- Princess Delphine of Belgium met her formally estranged father, ex-King Albert II, for the first time.
- Albert II refused to acknowledge Delphine as his daughter until he was ordered to take a paternity test this year after seven years of court proceedings.
- A statement released on behalf of Delphine, Albert, and his wife Queen Paola describes the trio's meeting as a "time for forgiveness, healing, and reconciliation."
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Princess Delphine has been photographed meeting her father, Belgium's former King Albert II and his wife Queen Paola for the first time.
The 52-year-old princess, who previously went by the name Delphine Boël, was born after the former monarch reportedly had an affair with her mother, Baroness Sybille de Selys Longchamp.
Delphine has publicly said the former monarch was her father since 2005. She started court proceedings in 2013, which ultimately led to a court ordering Albert II to take a paternity test. The 86-year-old — who has three children with his wife — publicly accepted Delphine as his daughter in January.
A statement released on behalf of Delphine, Albert, and Paola describes the trio's meeting on Sunday as a "time for forgiveness, healing, and reconciliation."
"This Sunday, October 25, a new chapter opened, imbued with emotions, appeasement, understanding and, also, hope," the statement reads, according to Hello! Magazine.
"Our meeting took place at the Château du Belvédère, a meeting during which each of us was able to express, calmly and with empathy, our feelings and our experiences," the statement continues.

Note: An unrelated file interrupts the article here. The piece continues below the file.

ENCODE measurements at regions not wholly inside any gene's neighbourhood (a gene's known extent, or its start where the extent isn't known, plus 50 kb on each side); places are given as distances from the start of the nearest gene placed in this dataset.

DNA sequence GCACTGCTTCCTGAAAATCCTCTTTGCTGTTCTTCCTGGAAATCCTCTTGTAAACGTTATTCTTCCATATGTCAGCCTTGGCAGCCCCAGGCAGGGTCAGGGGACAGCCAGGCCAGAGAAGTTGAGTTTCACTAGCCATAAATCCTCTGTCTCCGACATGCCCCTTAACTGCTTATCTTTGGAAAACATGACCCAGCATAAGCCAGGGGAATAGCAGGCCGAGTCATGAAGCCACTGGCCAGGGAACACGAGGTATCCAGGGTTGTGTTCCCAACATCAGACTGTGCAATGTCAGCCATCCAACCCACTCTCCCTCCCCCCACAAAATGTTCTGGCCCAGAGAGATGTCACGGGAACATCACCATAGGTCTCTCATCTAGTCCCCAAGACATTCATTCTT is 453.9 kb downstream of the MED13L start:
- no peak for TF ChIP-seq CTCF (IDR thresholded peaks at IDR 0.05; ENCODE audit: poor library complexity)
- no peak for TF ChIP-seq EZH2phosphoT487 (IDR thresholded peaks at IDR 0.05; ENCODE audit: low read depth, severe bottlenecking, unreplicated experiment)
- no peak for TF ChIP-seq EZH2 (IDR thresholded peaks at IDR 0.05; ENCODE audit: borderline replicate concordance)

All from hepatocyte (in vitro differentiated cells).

It added: "After the turmoil, the hurt, and the suffering, comes the time for forgiveness, healing, and reconciliation. It is the path, patient and sometimes difficult, that we have decided to take resolutely together. These first steps open the way that it is now up to us to pursue peacefully."
Earlier in October, Delphine met her half-brother, the ruling monarch King Philippe, shortly after she was granted a princess title by the court. Albert abdicated the throne in 2013, citing ill health as his reason to do so; his son, 59-year-old Philippe, ascended shortly after.
"We talked about our respective lives and areas of shared interest," Delphine and Philippe said in a joint statement about the meeting. "This bond will further develop within the family setting."
As Insider's Samantha Grindell previously reported earlier this month, after being given princess status in September, Delphine is now eligible for a royal inheritance upon the King's death. And although she won't receive a royal endowment, as Grindell wrote, her father must pay her legal fees.
"A judicial victory will never replace a father's love, but it does offer a sense of justice," Marc Uyttendaele, an attorney for Delphine, told the BBC at the time. "Many more children who have gone through similar ordeals may be able to find the strength to face them."
Representatives for the Belgian royal palace did not immediately respond to Insider's request for comment.
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